The ultimate vision for RetroPGF is to create a funding cycle for public goods akin to what currently exists for for-profit startups. The entity deciding which projects merit funding in this scenario is known as a Results Oracle, and, as proposed by Vitalik can take a variety of forms, including a single entity or organization, a smart contract with a fixed allocation table, or project token. The Oracle funds projects that have been recognized as already providing value, with funding it receives from protocol fees. In the case of RetroPGF 2, Optimism’s Citizens’ House will serve as the Results Oracle, and be responsible for distributing funding through a vote from 90 badge holders.
Gitcoin is launching the new grants protocol out of a belief in pluralism. We believe experimentation with a variety of approaches to funding public goods is necessary to determine which methods are most effective for different types of communities, and ultimately lead to the most impact. We’re excited to support RetroPGF 2 and play a part in building a new system to make building public goods a more sustainable endeavor for builders.
Building a community-centric protocol
With the protocol, funding is organized through programs and rounds. All in all, the overall architecture can be summed up as follows:
Programs create the framework for deploying multiple rounds under one ecosystem’s umbrella. Think of it as the brand name for a series of rounds.
Rounds handle the specifics on how funding is allocated. This can be done through quadratic funding or a different strategy (like quadratic voting) – it’s up to the community. Rounds also handle details on the payout process itself.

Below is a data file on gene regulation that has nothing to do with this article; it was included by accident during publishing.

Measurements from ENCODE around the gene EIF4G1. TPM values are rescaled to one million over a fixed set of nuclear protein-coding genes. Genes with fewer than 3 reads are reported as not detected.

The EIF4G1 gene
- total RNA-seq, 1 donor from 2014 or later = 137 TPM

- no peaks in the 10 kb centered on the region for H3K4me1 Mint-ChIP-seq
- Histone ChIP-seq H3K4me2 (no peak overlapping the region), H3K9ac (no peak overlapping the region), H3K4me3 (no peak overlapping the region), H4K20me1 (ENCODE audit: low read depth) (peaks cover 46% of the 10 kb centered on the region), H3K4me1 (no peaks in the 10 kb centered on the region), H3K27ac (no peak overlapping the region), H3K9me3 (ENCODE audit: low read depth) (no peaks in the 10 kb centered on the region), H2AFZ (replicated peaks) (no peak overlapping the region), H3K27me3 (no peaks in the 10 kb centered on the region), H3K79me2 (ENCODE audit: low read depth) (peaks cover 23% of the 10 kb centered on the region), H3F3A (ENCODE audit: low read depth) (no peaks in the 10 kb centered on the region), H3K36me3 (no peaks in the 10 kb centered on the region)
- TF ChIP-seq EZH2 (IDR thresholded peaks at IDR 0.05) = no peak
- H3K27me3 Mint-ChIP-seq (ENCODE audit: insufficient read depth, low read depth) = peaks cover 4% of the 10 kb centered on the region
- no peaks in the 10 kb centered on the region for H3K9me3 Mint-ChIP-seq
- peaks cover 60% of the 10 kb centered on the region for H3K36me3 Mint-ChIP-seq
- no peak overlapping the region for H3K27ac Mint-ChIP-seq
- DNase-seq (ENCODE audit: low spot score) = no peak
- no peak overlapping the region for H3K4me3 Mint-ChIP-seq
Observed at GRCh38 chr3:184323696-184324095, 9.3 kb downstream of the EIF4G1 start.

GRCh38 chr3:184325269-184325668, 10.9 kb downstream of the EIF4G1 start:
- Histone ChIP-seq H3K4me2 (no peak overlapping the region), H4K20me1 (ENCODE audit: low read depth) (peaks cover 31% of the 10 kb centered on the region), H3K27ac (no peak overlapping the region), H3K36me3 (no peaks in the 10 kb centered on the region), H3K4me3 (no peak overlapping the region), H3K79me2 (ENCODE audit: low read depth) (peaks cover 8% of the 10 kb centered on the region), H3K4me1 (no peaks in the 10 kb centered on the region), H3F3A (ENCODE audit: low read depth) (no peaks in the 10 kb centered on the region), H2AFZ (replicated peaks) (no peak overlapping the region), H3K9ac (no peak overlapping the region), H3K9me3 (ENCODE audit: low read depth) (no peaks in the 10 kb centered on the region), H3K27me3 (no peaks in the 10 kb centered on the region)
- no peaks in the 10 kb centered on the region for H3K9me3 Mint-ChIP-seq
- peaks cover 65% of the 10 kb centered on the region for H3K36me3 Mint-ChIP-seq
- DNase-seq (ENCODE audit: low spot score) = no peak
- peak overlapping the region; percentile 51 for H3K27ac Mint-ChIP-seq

A round is one wave of a program and runs for a limited amount of time. During a round, community members are able to browse grants and, using their selected mechanism, help decide how funds should be allocated among those grants. For example, GR15 was the fifteenth round of the Gitcoin Grants’ quadratic funding program.
Within a round, there is a:
- Round core contract that holds the main details of the round and serves as the coordination point for the round’s set of contracts
- Voting strategy contract that determines the plural mechanism used in the program (e.g., Quadratic Funding or something else).
- Gatekeeper contract that determines who is eligible to have a say in how the round’s funds are distributedPayout strategy contract that actually distributes the funding.
There are a few different types of users involved in interacting with a grants program through the protocol:
- Program operators and round operators are wallets that have permission to create and manage a program and round, respectively. For the purposes of testing the protocol, these are currently the same people, but if a program grows more mature and requires more staff, one could theoretically assign different people to these roles.
- Voters are wallets who cast a vote for a grant during the round. Grantees are projects who apply for acceptance into a round, and upon approval are eligible to receive funding based on the amount of votes / individual contributions they receive.
To use the protocol, first, an operator creates a program on-chain by interacting with the ProgramFactory contract to deploy a unique ProgramImplementation contract.
After deploying the program, the operator deploys the series of contracts that will govern their round: the payout strategy, the voting strategy, the gatekeeper, and the round core. In this process, the round core contract is deployed last so that the other three contracts’ addresses can be linked to the round core.
There are a few parts to the process.
First, all of the voting strategy contracts– which define the voting algorithms for grants within a round– are deployed.
Then, as in the program deployment process, the RoundFactory contract is deployed, followed by the RoundImplementation contract, before the latter is linked to the former. Every PayoutStrategy contract is unique to RoundImplementation, which is why the payouts contract is deployed first.